Sex, drugs and funky rhythmsColleen E. Clancy, Ph.D. Professor of Physiology and Membrane Biology Professor of Pharmacology University of California, Davis host: Sharona Gordon Abstract:
Cardiotoxicity in the form of deadly abnormal rhythms is one of the most common and dangerous risks for drugs in development and clinical use. There is an urgent need for new approaches to screen and predict the effects of chemically similar drugs on the cardiac rhythm and to move beyond the QT interval as a diagnostic indicator for arrhythmia. To this end, we present a computational pipeline to predict cardiotoxicity over multiple temporal and spatial scales from the drug chemistry to the cardiac rhythm. We utilize predicted quantitative estimates of ion channel-drug interactions from our companion paper to simulate cardiotoxicity over multiple temporal and spatial scales from the drug chemistry to the cardiac rhythm.
Professor Departments of Chemistry and Molecular Biology & Biochemistry UC Irvine
host: Sharona Gordon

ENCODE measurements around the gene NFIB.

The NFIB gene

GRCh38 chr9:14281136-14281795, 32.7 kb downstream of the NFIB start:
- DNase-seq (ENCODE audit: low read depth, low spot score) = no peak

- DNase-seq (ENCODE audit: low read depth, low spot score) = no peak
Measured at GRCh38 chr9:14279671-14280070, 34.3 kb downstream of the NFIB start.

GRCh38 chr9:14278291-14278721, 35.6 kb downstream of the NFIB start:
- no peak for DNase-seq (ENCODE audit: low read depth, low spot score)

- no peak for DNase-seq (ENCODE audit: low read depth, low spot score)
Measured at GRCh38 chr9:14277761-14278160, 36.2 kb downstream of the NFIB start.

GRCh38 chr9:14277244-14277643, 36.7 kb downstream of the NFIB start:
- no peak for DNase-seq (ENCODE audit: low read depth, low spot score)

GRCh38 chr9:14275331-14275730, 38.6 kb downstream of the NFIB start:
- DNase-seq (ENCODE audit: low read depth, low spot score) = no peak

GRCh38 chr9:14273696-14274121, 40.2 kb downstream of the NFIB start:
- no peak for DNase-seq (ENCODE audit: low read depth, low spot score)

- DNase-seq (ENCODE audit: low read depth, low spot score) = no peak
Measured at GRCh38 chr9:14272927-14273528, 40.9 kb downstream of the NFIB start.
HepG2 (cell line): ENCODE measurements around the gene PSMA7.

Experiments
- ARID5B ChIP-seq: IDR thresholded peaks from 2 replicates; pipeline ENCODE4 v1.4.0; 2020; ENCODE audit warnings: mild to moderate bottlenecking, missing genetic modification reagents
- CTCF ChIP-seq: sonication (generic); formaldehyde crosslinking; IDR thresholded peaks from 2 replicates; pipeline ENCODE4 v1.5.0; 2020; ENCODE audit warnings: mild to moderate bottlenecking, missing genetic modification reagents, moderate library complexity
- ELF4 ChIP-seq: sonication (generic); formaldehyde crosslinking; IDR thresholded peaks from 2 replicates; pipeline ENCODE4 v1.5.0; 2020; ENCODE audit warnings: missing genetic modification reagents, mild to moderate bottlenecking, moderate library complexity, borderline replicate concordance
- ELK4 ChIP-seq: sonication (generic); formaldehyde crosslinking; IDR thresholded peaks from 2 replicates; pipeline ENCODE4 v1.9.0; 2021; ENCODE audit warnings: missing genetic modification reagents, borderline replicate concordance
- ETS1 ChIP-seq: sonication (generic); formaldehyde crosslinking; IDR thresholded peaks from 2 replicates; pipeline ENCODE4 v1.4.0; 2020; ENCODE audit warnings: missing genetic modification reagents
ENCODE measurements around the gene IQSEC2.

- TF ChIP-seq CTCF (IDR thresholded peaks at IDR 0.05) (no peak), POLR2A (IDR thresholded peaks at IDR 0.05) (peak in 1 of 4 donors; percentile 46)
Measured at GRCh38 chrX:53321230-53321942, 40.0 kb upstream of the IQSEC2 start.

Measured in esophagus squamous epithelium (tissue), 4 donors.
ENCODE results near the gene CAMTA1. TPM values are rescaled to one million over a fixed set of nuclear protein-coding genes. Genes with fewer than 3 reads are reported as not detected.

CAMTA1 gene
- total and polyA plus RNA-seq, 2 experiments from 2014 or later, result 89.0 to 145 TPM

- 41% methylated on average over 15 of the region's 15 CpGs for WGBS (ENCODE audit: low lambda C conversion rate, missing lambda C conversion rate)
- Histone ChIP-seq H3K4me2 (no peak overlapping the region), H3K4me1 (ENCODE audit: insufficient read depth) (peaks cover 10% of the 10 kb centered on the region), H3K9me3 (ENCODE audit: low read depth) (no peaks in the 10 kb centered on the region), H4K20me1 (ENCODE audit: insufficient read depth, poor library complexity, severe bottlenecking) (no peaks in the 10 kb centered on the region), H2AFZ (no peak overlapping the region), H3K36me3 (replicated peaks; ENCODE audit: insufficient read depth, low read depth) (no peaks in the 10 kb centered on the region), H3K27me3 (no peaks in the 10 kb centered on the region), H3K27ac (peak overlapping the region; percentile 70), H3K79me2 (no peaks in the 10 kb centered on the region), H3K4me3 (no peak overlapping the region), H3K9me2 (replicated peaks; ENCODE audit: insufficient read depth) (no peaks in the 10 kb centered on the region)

seminar abstract: The βγ-crystallin fold that is ubiquitous in the structural proteins of the vertebrate eye lens is an ancient structural motif found in diverse organisms from all three domains of life. In organisms without eyes, e.g. archaea, bacteria, tunicates, and sponges, βγ-crystallins serve as calcium-binding proteins. In vertebrates, they are primarily found in the eye lens, where they play an important role in controlling the refractive index gradient of this specialized tissue. The ubiquitous βγ-crystallins of the vertebrate lens are believed to have descended from an ancestral single-domain Ca2+-binding crystallin by a process that included gene duplication resulting in two copies of the double Greek key domain per chain, as well as selection for high refractive index. Because the lens has negligible protein turnover, the crystallins must remain stable and soluble for the lifetime of the organism despite their extremely high concentrations. In particular, we are interested in the resistance to phase separation of the cold-adapted crystallins of the Antarctic toothfish, Dissostichus mawsoni. The eye lens of D. mawsoni is evolutionarily adapted to function in the permanently sub-freezing waters of the Southern Ocean. This is in contrast to temperate and tropical fishes, and endothermic mammals, the lenses of which undergo liquid-liquid phase separation at low temperatures. Mammalian lenses phase separate at temperatures between 10 °C and 20 °C – well above the Antarctic’s sub-zero marine environment. The ability of the toothfish lens to maintain transparency in this frigid environment is particularly remarkable given that fish lenses have a high concentration of constituent proteins ≥1000 mg * mL-1). Recent work in my group focuses on testing the hypothesis that γ-crystallin isoform heterogeneity coupled with cold selective evolutionary pressures contribute to the clarity of the toothfish lens. We have measured the thermal stabilities and phase diagrams of seven key γ-crystallin lens proteins, and we are able to control the onset of liquid-liquid phase separation by introducing a small number of surface mutations. The implications of our findings with respect to the roles of frustration, ionic interactions, and protein flexibility liquid-liquid phase separation will be discussed.